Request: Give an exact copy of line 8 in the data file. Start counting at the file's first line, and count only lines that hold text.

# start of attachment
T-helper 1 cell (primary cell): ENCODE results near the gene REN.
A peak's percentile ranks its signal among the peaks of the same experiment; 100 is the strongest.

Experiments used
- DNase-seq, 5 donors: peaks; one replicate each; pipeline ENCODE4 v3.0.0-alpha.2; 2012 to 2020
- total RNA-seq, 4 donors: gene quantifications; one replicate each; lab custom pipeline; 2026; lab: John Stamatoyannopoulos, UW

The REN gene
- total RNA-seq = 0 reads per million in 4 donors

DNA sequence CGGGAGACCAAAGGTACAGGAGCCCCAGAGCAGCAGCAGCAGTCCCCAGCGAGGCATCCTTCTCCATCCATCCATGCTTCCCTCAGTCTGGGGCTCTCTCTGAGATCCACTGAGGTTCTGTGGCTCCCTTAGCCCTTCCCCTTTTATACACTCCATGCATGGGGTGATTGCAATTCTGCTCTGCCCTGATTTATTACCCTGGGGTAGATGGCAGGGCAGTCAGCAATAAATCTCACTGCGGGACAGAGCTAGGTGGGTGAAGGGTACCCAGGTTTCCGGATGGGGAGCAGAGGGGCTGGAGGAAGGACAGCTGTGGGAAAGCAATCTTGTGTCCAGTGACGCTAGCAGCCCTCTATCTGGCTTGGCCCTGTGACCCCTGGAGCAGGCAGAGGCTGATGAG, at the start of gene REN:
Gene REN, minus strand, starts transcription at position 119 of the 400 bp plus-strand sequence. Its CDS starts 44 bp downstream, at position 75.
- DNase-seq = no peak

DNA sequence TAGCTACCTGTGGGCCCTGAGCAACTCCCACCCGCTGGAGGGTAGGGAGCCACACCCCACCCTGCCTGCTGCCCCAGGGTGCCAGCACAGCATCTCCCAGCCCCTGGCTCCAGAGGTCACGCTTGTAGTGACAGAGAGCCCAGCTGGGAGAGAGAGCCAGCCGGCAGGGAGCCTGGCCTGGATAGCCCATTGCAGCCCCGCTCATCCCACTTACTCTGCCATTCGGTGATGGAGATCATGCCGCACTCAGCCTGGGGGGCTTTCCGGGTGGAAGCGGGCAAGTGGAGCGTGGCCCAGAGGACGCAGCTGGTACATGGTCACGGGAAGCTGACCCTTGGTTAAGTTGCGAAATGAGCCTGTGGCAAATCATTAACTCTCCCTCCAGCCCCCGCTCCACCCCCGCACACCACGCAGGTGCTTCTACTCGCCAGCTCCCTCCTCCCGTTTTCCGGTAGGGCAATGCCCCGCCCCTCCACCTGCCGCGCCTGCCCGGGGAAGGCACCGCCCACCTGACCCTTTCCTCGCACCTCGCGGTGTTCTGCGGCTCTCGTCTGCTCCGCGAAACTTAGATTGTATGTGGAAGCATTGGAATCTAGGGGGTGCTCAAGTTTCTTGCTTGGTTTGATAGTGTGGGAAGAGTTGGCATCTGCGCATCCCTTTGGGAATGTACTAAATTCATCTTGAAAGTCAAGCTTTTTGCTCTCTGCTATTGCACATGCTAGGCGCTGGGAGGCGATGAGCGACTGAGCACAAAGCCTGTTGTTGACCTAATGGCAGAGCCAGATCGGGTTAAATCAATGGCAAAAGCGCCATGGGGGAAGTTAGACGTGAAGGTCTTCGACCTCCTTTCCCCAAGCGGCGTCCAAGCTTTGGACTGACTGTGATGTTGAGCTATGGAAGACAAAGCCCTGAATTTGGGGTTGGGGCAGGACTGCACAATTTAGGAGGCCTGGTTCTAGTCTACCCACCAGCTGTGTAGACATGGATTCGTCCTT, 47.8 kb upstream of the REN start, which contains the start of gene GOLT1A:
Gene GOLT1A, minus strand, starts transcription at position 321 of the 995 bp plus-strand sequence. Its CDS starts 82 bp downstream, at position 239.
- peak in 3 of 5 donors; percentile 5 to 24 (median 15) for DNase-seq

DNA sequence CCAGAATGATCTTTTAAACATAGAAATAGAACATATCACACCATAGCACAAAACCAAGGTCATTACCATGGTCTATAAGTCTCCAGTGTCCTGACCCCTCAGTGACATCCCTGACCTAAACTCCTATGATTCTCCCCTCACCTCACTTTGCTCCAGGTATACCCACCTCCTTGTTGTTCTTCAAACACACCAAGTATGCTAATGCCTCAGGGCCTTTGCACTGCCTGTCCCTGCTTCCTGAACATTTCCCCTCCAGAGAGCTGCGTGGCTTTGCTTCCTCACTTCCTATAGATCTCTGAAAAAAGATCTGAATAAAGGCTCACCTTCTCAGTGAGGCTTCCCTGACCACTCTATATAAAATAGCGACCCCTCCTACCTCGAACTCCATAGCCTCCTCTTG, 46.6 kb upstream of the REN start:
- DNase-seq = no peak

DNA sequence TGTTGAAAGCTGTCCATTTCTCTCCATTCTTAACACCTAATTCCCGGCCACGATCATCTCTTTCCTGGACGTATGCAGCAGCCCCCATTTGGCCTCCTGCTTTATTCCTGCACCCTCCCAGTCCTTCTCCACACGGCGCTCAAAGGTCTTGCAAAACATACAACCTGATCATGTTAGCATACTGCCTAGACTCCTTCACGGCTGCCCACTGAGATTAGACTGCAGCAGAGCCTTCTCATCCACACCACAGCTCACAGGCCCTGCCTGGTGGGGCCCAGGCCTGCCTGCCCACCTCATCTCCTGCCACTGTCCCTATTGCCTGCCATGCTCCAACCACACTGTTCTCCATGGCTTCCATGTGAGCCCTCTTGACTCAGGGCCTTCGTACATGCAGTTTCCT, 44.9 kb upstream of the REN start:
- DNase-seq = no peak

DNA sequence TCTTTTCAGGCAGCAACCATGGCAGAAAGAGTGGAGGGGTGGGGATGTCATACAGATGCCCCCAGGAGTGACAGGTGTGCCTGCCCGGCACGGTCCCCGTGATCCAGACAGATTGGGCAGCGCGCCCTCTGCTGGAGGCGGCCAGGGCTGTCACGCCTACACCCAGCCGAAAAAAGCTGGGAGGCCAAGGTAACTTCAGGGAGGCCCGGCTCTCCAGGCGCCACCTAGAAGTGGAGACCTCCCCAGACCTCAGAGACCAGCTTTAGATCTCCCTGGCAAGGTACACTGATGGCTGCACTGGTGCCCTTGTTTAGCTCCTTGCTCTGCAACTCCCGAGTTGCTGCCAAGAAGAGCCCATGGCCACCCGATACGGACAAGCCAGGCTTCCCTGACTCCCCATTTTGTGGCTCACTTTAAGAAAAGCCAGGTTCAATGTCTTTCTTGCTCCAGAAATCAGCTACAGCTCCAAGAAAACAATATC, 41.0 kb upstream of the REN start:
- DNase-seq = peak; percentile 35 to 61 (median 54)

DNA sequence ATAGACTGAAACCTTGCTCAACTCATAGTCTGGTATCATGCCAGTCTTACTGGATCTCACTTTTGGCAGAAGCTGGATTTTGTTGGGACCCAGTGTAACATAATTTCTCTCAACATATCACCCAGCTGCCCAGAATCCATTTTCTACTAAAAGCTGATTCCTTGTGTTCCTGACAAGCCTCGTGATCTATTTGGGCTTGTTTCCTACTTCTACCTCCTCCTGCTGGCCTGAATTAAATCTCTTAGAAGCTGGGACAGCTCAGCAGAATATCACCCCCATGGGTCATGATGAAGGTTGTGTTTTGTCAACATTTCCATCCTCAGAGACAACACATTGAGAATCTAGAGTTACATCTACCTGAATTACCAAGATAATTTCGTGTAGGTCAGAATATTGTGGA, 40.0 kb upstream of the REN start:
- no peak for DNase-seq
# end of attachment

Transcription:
DNA sequence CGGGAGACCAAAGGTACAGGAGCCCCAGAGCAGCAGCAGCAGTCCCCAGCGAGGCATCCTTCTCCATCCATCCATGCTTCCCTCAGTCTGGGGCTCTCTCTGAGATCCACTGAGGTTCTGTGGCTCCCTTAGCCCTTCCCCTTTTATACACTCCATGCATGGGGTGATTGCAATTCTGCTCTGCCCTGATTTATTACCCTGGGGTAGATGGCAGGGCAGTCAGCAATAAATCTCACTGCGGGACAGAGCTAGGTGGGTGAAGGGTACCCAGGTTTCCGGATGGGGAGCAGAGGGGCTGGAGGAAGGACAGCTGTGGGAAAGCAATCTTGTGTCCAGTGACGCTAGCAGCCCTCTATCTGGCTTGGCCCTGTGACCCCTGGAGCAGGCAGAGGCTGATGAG, at the start of gene REN: